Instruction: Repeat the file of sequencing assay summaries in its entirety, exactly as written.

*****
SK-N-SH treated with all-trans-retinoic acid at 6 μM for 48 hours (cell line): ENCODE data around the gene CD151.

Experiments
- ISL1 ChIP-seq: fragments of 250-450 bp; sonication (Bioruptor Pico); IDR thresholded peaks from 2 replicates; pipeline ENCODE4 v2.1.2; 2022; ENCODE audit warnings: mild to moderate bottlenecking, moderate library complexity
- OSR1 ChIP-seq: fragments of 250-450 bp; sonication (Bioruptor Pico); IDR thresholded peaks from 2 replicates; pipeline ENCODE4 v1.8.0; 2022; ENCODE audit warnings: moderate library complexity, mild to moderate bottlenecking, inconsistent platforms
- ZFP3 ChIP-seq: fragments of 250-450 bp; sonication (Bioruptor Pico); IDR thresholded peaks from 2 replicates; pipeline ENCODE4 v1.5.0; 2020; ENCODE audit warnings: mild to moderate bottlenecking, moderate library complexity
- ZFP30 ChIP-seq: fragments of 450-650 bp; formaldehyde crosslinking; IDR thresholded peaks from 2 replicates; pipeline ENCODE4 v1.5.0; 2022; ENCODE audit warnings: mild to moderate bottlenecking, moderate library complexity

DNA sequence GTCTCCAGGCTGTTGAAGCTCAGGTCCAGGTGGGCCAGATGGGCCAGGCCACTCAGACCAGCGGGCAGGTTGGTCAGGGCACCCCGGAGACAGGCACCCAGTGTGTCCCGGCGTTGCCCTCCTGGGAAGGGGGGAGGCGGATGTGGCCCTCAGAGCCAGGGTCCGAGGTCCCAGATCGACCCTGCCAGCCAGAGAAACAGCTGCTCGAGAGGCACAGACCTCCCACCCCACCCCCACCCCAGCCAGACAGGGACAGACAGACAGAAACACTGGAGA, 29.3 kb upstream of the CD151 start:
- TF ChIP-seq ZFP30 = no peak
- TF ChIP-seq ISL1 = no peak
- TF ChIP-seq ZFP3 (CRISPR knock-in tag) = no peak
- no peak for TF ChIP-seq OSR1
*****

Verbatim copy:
SK-N-SH treated with all-trans-retinoic acid at 6 μM for 48 hours (cell line): ENCODE data around the gene CD151.

Experiments
- ISL1 ChIP-seq: fragments of 250-450 bp; sonication (Bioruptor Pico); IDR thresholded peaks from 2 replicates; pipeline ENCODE4 v2.1.2; 2022; ENCODE audit warnings: mild to moderate bottlenecking, moderate library complexity
- OSR1 ChIP-seq: fragments of 250-450 bp; sonication (Bioruptor Pico); IDR thresholded peaks from 2 replicates; pipeline ENCODE4 v1.8.0; 2022; ENCODE audit warnings: moderate library complexity, mild to moderate bottlenecking, inconsistent platforms
- ZFP3 ChIP-seq: fragments of 250-450 bp; sonication (Bioruptor Pico); IDR thresholded peaks from 2 replicates; pipeline ENCODE4 v1.5.0; 2020; ENCODE audit warnings: mild to moderate bottlenecking, moderate library complexity
- ZFP30 ChIP-seq: fragments of 450-650 bp; formaldehyde crosslinking; IDR thresholded peaks from 2 replicates; pipeline ENCODE4 v1.5.0; 2022; ENCODE audit warnings: mild to moderate bottlenecking, moderate library complexity

DNA sequence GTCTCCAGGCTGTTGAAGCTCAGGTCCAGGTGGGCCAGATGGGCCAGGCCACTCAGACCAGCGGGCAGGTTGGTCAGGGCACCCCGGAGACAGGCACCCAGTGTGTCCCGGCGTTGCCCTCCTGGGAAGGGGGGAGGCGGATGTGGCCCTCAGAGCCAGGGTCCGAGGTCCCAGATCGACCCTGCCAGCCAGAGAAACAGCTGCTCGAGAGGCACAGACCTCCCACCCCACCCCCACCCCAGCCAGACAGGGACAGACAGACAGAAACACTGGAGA, 29.3 kb upstream of the CD151 start:
- TF ChIP-seq ZFP30 = no peak
- TF ChIP-seq ISL1 = no peak
- TF ChIP-seq ZFP3 (CRISPR knock-in tag) = no peak
- no peak for TF ChIP-seq OSR1